Much of the testimony focused on the training that the three men received by the Minneapolis Police Department (MPD). Inspector Katie Blackwell, who was previously in charge of training at the MPD, testified for three days about the training new officers receive about the use of force and their constitutional duty to intervene when they witness another officer using excessive force. The defense attorneys attacked these claims, saying that the “duty to intervene” obligation was not adequately reviewed and was barely mentioned in the training.

The federal prosecutors also focused on the behavior of the bystanders as evidence of the criminality of the three officers. They asked, if a small crowd of average citizens could see that Floyd was dying in front of their eyes and in dire need of medical attention, then why couldn’t the three men in uniform do the same? In her closing argument, prosecutor Manda Sertich said, “You just need plain old common sense. And you just need plain old human decency.”

The federal guidelines for sentencing on a civil rights violation that results in death include life in prison or even death, but these sentences are extremely rare. The prosecutors are expected to seek sentences that are far less severe given that they recommended a sentence of 300 months, or 25 years, for Chauvin.

The verdict in the federal trial further undermines the presentation of police violence as purely a racial matter of white versus black in American society. The three officers were of different racial backgrounds: Kueng, 28, is bi-racial with a black father and white mother; Lane, 38, is white; and Thao, 36, is from the large Hmong-American community in Minneapolis. Additionally, the majority white jury agreed with the US Justice Department’s characterization of the murder of George Floyd by the officers and rejected the arguments presented about his treatment being justified because he was on drugs, had tried to pass a counterfeit $20 bill and was physically threatening.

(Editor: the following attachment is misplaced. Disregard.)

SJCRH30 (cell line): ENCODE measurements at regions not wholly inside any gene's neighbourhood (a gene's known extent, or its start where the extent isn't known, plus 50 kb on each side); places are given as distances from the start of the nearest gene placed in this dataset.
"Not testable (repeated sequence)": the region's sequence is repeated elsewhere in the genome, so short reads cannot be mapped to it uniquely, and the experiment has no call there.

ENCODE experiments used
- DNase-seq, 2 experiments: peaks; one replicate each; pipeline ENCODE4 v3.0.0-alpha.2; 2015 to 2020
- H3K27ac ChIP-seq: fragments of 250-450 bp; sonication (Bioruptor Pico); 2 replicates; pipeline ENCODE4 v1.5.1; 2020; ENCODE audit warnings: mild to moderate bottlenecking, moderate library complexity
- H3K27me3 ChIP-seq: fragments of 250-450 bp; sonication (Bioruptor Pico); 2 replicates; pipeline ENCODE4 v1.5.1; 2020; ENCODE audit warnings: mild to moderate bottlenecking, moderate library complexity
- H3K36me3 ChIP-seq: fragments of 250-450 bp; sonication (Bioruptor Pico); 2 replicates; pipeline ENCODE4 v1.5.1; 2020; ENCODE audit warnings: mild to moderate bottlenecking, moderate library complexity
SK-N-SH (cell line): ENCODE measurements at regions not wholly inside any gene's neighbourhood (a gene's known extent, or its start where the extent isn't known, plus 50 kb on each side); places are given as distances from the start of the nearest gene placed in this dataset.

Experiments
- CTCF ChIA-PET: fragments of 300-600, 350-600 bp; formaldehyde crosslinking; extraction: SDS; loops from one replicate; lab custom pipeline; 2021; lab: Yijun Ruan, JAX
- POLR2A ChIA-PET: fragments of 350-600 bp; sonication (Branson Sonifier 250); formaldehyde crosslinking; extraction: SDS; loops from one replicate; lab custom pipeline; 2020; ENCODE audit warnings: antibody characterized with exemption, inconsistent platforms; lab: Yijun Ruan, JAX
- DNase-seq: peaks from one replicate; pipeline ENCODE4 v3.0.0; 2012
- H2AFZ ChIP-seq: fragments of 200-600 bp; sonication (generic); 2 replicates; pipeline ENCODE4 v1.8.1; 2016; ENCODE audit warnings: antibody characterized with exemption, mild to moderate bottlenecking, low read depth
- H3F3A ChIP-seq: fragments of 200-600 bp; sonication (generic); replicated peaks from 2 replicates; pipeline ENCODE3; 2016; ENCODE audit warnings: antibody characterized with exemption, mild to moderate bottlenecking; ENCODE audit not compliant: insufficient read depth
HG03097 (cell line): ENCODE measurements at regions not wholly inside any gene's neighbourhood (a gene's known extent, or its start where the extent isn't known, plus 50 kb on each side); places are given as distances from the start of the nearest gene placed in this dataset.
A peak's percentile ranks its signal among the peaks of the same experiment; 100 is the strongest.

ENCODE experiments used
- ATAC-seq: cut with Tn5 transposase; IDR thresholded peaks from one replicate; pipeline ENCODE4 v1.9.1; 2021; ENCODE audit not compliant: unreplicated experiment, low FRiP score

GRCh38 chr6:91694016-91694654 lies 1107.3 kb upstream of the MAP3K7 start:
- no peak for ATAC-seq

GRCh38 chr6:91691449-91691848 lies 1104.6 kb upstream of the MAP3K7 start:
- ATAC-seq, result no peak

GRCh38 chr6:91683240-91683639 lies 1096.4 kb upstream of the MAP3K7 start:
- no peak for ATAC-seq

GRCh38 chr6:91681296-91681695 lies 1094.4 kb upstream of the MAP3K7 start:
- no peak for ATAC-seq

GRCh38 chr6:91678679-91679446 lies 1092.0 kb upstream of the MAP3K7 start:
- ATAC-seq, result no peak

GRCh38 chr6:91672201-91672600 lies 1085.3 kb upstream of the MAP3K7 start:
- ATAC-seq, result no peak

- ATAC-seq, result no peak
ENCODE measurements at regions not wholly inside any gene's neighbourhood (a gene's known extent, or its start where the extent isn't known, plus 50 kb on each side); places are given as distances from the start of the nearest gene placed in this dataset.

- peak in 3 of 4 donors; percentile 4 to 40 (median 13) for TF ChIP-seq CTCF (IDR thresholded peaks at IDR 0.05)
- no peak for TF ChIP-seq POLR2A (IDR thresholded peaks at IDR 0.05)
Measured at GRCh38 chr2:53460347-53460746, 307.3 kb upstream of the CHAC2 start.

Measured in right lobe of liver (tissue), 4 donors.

The verdict in the St. Paul courtroom is also the third conviction of police officers in murders of African American men in recent months by juries that included white people. On April 21, 2021, Derek Chauvin was convicted of murdering George Floyd in a state trial with a jury that was half white and half black or multiracial and, on December 23, 2021, in a Hennepin County, Minnesota court, Kimberly Potter was found guilty of murdering 20-year-old Daunte Wright by a jury of eight white and two Asian people and one black person.

Police violence and murder is the product of capitalism and is overwhelmingly directed against poor and working class people of all backgrounds across the country. While police violence is carried out disproportionately against blacks in the US, the largest number of victims are white.

Thursday’s convictions are the exception which proves the rule. In most cases of police killings, approximately 1,000 every year, the killer cops get away without facing any criminal charges. The structures of law enforcement and the criminal justice system are—from the local police and jailhouse on up to the FBI and the US Bureau of Prisons—in place to protect the property of the ruling elite and maintain the exploitation of the working class for profit.

Police brutality and “excessive force” can only be stopped through the political struggle of the entire working class against the social inequality that is inherent and growing within the capitalist system.